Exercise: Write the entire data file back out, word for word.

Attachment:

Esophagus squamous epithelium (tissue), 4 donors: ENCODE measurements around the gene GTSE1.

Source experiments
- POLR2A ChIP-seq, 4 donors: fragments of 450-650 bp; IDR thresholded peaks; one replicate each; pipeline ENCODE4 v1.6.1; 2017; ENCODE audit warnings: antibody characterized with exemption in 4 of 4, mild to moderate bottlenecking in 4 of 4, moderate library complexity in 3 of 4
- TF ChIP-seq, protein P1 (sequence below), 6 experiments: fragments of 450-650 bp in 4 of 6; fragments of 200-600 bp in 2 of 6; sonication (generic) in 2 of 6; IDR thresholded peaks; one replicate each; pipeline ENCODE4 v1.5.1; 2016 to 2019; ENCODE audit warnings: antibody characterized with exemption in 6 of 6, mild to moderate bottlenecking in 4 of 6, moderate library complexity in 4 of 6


Esophagus squamous epithelium (tissue), 4 donors: ENCODE measurements around the gene GTSE1.

Source experiments
- POLR2A ChIP-seq, 4 donors: fragments of 450-650 bp; IDR thresholded peaks; one replicate each; pipeline ENCODE4 v1.6.1; 2017; ENCODE audit warnings: antibody characterized with exemption in 4 of 4, mild to moderate bottlenecking in 4 of 4, moderate library complexity in 3 of 4
- TF ChIP-seq, protein P1 (sequence below), 6 experiments: fragments of 450-650 bp in 4 of 6; fragments of 200-600 bp in 2 of 6; sonication (generic) in 2 of 6; IDR thresholded peaks; one replicate each; pipeline ENCODE4 v1.5.1; 2016 to 2019; ENCODE audit warnings: antibody characterized with exemption in 6 of 6, mild to moderate bottlenecking in 4 of 6, moderate library complexity in 4 of 6